Regeneron will work with the U.S. government to develop antibody treatments for the new coronavirus from China, disclosing Tuesday an expansion of a partnership that previously yielded an experimental drug cocktail for the Ebola virus.
The Tarrytown, New York-based biotech is one of roughly a dozen drugmakers now working on treatments for the coronavirus that emerged late last year in Wuhan, China. Most are smaller companies unlikely to possess sufficient funds to run large-scale tests, although Johnson & Johnson and Gilead have announced initial efforts in recent weeks.
So far, the viral pneumonia-like disease has spread to 23 countries, infecting 20,630 people as of Tuesday and killing more than 400, according to figures from the World Health Organization.
Using Regeneron’s experience with Ebola as a gauge, readying antibodies for testing against the novel coronavirus will likely take months, and trials thereafter could take years to set up and return results.
Still, Regeneron and a U.S. government official were confident the partnership could move quickly, noting the company’s past experience in responding to viral outbreaks.
“We anticipate that timelines could be as rapid as we have seen in the past, or possibly even faster given the maturity of the platform,” said Rick Bright, director of the Biomedical Advanced Research and Development Authority, or BARDA, at the Department of Health and Human Services.
“In parallel, the U.S. government has already initiated planning for clinical evaluation to assess safety and efficacy of the candidate,” Bright added in comments emailed to BioPharma Dive.
Governments and health agencies are scrambling to respond to the public health threat from the novel coronavirus, dubbed 2019-nCoV. It’s still unclear how wide the virus will spread and how lethal it ultimately will be, but rapid spreading has galvanized global and national authorities into action.
The WHO last week declared the outbreak a global public health emergency and HHS followed suit with a U.S. emergency declaration Friday.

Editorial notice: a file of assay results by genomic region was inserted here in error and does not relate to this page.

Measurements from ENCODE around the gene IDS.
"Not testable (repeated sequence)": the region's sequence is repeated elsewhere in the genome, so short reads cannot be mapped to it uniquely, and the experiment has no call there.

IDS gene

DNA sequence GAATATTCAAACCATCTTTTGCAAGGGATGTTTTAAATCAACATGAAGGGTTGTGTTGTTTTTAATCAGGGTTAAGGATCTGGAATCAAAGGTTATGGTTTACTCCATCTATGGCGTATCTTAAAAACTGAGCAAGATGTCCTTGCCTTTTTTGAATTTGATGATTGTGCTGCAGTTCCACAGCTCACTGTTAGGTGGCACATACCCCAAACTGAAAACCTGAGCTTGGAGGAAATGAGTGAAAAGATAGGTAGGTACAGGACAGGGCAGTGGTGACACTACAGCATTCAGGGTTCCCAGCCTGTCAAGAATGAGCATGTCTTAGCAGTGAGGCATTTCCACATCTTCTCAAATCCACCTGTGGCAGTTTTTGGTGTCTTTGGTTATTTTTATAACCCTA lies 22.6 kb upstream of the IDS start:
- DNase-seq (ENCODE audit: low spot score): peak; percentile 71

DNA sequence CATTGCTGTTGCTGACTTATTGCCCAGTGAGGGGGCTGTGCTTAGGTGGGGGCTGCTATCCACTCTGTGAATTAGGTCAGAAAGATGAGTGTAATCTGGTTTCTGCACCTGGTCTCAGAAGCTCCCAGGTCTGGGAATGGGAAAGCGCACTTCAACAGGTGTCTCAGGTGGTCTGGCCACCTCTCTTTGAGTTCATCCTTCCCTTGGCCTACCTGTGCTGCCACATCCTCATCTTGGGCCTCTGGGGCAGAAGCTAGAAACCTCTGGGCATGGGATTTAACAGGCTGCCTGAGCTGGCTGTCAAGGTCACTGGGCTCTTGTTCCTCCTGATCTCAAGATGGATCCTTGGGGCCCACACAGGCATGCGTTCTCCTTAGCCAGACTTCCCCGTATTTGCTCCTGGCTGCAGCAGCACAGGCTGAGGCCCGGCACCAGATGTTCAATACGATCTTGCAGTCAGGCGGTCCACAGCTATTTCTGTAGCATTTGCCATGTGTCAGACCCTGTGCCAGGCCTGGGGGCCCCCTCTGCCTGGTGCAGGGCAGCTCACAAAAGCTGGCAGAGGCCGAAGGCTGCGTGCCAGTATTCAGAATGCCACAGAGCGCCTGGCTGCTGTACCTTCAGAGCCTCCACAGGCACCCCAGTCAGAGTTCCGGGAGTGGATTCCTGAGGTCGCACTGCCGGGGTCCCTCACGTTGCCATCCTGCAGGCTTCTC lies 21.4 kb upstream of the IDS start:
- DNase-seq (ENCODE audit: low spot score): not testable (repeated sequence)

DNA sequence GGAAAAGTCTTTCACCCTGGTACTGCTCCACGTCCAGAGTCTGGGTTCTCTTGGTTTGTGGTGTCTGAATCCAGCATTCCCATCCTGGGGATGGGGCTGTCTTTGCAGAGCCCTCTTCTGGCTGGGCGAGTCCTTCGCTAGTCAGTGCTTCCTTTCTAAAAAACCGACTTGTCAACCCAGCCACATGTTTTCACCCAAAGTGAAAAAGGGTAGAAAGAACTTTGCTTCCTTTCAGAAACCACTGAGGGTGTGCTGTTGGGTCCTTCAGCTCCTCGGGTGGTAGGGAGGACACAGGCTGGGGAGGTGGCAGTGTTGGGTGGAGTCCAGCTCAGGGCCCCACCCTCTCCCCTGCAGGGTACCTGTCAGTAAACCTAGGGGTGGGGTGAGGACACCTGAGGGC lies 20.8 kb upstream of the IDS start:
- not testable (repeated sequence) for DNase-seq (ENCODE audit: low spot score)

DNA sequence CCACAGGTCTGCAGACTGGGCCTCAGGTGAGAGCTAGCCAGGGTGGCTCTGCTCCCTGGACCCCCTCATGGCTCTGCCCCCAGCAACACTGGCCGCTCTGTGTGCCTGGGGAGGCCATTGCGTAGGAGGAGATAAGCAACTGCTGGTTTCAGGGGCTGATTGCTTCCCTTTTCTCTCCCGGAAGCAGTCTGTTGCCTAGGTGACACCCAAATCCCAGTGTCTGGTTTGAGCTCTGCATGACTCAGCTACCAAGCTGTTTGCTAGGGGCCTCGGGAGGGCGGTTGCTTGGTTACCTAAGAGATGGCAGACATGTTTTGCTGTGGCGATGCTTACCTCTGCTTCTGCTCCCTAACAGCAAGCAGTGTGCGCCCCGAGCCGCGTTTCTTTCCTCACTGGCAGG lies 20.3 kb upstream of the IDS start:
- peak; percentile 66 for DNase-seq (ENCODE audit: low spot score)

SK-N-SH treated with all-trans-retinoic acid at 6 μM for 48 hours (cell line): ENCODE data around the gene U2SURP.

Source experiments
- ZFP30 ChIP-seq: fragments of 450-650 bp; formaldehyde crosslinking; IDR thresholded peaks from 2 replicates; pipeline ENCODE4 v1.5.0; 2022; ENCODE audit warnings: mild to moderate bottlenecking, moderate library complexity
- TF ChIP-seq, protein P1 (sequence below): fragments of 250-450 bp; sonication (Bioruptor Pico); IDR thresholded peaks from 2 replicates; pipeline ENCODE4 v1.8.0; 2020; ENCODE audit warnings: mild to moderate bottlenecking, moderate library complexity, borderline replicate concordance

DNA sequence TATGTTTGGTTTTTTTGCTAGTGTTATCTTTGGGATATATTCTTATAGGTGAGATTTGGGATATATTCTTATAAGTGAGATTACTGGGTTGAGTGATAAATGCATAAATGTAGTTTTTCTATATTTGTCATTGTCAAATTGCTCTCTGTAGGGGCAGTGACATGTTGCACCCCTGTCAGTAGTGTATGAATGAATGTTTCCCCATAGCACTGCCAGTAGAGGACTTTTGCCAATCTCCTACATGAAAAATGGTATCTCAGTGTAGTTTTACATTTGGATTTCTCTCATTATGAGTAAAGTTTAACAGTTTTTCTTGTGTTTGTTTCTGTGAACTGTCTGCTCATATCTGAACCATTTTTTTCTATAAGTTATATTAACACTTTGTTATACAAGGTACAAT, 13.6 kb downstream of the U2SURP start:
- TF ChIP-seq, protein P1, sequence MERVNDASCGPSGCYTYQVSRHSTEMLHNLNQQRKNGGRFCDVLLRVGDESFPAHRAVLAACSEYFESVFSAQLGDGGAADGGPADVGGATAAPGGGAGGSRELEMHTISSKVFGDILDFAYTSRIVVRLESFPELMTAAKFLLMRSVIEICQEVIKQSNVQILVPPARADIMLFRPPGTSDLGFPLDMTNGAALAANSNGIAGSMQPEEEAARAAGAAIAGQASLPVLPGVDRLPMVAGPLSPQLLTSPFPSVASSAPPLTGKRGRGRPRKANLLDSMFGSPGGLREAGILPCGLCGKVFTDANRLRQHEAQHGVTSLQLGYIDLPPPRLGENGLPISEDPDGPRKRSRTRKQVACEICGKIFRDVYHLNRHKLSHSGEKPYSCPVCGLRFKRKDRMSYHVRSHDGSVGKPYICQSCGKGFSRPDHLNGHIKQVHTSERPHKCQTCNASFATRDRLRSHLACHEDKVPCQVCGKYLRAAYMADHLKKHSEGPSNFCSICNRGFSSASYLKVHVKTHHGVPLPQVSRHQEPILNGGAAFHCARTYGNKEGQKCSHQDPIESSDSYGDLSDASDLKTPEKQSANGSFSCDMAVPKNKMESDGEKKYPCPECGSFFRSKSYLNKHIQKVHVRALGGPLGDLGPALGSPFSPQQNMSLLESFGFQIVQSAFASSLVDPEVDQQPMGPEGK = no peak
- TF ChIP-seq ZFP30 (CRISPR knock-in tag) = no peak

No funding commitments from HHS to Regeneron were announced Tuesday, but under a 10-year agreement signed in 2017, the agency will pay for 80% of R&D and manufacturing costs after selecting the antibodies it plans to advance.
Producing a drug candidate quickly is an achievement, but ultimately only one step in a development process that can stretch for years. In addition, viral outbreaks are challenging environments to assess new treatments through randomized, controlled trials.
Regeneron, for example, developed a combination of three antibodies against Ebola in six months following a 2014 outbreak of the deadly virus in western Africa countries.
While the company was able to validate its drug cocktail in healthy volunteers soon after, the crisis passed before the company could test its efficacy in protecting people from the virus.
Three years later, Regeneron restarted its initial work in response to another Ebola outbreak in the Democratic Republic of Congo. A trial begun in late 2018 was stopped early last August after investigators found Regeneron’s drug and another treatment from the National Institutes of Health helped prevent more people from dying than an antibody regimen known as ZMapp.
The study, as well as the companies and government groups involved with it, benefited from the decades of scientific work on Ebola — research that also led to development and the recent approval of a vaccine from Merck & Co.
The new coronavirus from China, which shares similarities with the SARS and MERS viruses, will test drugmakers drawing from a limited arsenal of potential treatments.
“This is the third CoV jumping from animals into the human population over the past 15 years and it’s unlikely to be the last, yet there are no licensed diagnostics, therapies or vaccines,” said Bright.
“The time is now to get these products for coronaviruses over the finish line.”
In early January, as the severity of the 2019-nCoV outbreak became apparent, Chinese authorities made the virus’ genetic sequence available to researchers globally.
But no in vitro or animal models of the virus currently exist in the U.S., according to Christos Kyratsous, head of infectious disease R&D at Regeneron, potentially adding to the development challenge.
Regeneron and HHS are collaborating under a 2017 agreement that provided for development of treatments against as many as 10 pathogens that “pose significant risk to public health” — so far, influenza and 2019-nCoV.
“We are going to be evaluating the data together,” Kyratsous said in an interview. “We won’t scale something up unless both us and BARDA believe this is something that has the potential to work.”
In its statement, HHS said BARDA is also reviewing other potential vaccines and drugs to identify effective treatments against the virus. Regeneron has also worked with BARDA on an experimental two-drug treatment for MERS.
Most of the companies announcing drug development efforts against 2019-nCoV are smaller biotechs, some with histories of trumpeting research programs in the wake of past viral outbreaks.
Larger drugmakers J&J, Gilead and GlaxoSmithKline have also said they would begin testing or partnership work to assist in the global effort.